I love anything glittery or sparkly, or clean-cut, classic shapes and colours, and small patterns, if there have to be patterns. There are some colours I do not wear a lot of (geeen , yellow and blue) and I don't wear much white as with my coordination when doing things, they easily get dirty.  
I don't tend to buy clothes or shoes online, unless I have seen them in a shop first and am really sure I want  them, as I have had some online orders messed up as they have sent the wrong item or size. I once bought something from a webisite in the USA which turned out to be too big, but in the end I kept it thinking it will be good to wear when I want to wear layers in the winter. Sometimes, delivery costs put me off online shopping, although there are good offers online that can't be found in shops, and more  product variety. I will pay delivery costs if it is something I really want or can't get  easily or elsewhere.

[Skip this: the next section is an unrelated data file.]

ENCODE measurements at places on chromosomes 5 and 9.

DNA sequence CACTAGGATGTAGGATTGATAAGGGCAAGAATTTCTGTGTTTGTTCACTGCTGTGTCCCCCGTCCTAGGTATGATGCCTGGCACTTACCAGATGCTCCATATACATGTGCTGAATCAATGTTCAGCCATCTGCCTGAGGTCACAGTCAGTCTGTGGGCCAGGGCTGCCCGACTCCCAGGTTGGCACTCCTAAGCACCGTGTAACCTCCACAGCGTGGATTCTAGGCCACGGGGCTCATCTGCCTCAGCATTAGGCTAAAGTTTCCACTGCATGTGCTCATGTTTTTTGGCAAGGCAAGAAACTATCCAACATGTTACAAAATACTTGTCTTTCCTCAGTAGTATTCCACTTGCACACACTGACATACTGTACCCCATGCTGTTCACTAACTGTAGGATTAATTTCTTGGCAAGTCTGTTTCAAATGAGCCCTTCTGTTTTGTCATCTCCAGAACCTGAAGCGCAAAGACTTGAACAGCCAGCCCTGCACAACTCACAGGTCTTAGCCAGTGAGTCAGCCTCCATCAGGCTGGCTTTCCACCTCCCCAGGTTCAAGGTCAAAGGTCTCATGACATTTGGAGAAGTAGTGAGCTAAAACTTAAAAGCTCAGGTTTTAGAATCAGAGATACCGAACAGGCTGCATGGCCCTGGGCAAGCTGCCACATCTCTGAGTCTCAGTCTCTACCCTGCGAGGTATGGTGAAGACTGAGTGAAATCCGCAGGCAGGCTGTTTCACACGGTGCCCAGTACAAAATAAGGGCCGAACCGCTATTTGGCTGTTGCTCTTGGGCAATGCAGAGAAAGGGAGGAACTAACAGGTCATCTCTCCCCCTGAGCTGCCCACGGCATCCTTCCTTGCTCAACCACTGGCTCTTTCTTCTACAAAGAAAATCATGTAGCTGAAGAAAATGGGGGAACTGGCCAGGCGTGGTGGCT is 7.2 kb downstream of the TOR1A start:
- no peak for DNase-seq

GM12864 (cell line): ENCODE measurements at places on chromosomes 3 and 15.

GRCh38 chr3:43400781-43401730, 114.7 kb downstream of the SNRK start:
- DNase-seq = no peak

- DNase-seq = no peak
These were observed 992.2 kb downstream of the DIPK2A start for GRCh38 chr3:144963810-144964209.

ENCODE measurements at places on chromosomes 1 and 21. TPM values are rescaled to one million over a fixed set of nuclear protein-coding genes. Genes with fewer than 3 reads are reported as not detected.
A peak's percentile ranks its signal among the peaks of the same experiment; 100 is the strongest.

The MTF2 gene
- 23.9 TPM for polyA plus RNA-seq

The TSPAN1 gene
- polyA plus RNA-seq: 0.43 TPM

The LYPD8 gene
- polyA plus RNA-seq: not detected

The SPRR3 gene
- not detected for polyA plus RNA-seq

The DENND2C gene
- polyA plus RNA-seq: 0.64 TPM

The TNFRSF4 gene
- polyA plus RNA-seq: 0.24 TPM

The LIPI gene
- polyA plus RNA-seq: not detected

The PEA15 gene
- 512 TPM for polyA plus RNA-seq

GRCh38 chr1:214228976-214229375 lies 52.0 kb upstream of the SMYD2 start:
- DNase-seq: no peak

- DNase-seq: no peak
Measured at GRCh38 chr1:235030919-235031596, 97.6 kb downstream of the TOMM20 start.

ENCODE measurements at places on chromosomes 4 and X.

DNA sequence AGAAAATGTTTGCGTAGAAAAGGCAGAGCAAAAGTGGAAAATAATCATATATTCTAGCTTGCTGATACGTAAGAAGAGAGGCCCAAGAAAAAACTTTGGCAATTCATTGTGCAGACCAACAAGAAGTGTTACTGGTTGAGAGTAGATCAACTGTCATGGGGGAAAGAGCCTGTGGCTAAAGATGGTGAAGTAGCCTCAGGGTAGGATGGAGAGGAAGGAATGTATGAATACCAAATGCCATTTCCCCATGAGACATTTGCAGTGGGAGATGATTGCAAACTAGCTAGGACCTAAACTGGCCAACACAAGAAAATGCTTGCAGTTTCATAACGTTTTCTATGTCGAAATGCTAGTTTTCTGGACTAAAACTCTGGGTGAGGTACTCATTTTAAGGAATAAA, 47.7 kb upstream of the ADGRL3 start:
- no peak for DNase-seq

Every time I want to order clothes from the USA, I have to be sure to,look for size conversion charts. 

Shopping has always been a way for me to destress, and I feel better afterwards, even  if all I do is download a free ebook. I still love the warm fuzzy feeling I get after having bought something! Some people see it as me being materialistic, but it is not that for me. After all, if people are going to stare, why not stare at something that looks great on me rather than my glasses, or my wheelchair?  

Sunday, 19 October 2014

30 Day Blogging Challenge Day 20: Dewey's Read-a-thon October 2014 Closing Post

I have just finished the october 2014 Dewey's 24 hour Read-a-Thon! This was my 5th time participating . I wanted to include my stats from my last post on my  reading blog, My Reading Paradise  as it is not doing the event justice enough to  just say 'I had a great time.' I will participate every year. 

So this is my last blog post for this Read-a-Thon, and here are my statistics:
Books read: 2
Total number of pages read: 572
Posts written:8
Comments left on my blog: 4